Magazine article UN Chronicle

Foreword

Magazine article UN Chronicle

Foreword

Article excerpt

In 1966, the United Nations General Assembly adopted two multilateral human rights treaties: the International Covenant on Civil and Political Rights and the International Covenant on Economic, Social and Cultural Rights. Building on the foundation laid in the Universal Declaration of Human Rights of 1948, these two essential documents set out rights and freedoms to which all human beings are entitled, regardless of nationality, ethnicity or economic situation. These include the right to life, the right to equality between men and women, and the right to education, as well as freedom from hunger, torture and slavery. Many of these rights have been taken for granted in a number of countries, and are not fully realized in others. Unfortunately, some of these basic rights, such as the freedom from discrimination, the freedom from arbitrary expulsion, and the freedom of religion and belief, to name a few, are under threat in many parts of the world today. Xenophobia and other forms of intolerance of 'the other' are on the rise, especially in places with nationalist/sectarian tensions.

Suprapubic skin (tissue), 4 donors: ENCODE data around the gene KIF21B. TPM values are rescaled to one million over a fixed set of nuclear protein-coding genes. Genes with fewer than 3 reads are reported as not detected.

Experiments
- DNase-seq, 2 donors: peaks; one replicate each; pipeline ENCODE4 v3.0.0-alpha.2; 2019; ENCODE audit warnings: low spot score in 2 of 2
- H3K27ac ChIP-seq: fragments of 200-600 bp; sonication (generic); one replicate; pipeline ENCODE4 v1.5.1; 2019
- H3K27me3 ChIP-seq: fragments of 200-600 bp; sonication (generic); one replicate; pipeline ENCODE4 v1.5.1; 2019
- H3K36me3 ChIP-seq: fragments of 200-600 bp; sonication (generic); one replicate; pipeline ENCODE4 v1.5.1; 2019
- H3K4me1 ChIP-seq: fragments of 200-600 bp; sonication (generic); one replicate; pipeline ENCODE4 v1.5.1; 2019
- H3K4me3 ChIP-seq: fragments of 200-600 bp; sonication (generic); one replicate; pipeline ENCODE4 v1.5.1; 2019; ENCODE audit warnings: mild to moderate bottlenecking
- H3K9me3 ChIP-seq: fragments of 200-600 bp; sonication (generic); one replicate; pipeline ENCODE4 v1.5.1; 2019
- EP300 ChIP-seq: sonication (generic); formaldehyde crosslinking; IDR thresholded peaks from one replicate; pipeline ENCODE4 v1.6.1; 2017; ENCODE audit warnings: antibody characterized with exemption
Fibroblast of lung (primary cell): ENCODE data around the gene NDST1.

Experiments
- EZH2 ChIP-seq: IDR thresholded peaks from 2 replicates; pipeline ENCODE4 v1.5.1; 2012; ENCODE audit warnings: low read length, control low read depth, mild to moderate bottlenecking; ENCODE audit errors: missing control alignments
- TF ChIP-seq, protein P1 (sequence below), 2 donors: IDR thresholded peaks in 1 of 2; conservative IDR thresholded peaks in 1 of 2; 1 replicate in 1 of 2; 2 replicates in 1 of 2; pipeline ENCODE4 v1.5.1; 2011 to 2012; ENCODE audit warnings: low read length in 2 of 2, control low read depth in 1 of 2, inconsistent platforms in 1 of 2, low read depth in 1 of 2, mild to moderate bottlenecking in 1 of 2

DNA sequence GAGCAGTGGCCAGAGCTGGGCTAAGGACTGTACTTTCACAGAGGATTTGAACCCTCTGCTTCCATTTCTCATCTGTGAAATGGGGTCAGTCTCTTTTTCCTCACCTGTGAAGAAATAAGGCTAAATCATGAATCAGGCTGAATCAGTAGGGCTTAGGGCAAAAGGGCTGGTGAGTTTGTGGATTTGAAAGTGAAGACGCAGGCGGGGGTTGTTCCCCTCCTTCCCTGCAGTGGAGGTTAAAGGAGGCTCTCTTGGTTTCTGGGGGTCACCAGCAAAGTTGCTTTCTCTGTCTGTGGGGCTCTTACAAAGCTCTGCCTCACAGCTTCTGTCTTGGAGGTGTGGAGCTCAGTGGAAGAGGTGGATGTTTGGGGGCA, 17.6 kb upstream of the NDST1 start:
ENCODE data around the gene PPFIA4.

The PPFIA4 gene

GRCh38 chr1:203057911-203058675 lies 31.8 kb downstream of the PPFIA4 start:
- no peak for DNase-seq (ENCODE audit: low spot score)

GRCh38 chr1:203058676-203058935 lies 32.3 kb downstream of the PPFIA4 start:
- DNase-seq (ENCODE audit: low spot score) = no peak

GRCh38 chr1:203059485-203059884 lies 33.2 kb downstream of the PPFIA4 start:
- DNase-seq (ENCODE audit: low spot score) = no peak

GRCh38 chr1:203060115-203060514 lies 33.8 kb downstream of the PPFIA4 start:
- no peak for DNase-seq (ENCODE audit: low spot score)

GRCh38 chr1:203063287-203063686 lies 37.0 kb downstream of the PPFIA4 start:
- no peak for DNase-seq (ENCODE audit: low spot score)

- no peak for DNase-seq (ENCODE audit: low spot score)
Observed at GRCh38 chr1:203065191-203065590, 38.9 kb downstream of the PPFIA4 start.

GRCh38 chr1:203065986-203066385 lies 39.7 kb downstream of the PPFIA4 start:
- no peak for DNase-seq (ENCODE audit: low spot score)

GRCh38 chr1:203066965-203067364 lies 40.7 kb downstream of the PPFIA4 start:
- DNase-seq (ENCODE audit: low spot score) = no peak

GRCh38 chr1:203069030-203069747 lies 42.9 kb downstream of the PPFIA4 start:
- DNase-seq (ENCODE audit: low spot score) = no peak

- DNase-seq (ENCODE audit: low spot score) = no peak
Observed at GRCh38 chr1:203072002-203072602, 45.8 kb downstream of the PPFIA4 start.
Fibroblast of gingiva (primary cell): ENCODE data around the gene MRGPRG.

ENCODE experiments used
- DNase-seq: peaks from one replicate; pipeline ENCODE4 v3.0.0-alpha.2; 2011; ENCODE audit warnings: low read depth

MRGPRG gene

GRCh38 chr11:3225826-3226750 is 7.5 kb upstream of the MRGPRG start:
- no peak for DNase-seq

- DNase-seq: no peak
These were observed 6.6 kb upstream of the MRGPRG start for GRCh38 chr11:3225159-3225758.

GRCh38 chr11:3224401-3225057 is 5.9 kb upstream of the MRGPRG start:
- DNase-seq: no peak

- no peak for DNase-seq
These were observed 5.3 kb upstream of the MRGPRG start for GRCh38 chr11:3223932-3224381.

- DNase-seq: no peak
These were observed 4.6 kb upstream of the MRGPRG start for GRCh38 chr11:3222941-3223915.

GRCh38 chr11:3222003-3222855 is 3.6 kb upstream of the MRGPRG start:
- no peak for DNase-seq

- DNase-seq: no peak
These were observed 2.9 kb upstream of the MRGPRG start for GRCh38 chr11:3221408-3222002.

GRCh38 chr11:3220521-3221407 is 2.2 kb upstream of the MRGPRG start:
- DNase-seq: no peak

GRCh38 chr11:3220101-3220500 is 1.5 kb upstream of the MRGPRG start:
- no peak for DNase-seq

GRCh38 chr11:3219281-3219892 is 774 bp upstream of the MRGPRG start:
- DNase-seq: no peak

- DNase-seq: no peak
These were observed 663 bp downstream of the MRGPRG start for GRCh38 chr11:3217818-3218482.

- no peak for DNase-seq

Contributors to this issue of the UN Chronicle were asked to look back on the half-century since the adoption of the Covenants and take stock of the status of those rights and the functioning of the United Nations human rights machinery--the various treaties, offices and programmes designed to protect and promote the freedoms enshrined in the Covenants and the Universal Declaration, collectively known as the International Bill of Human Rights. …

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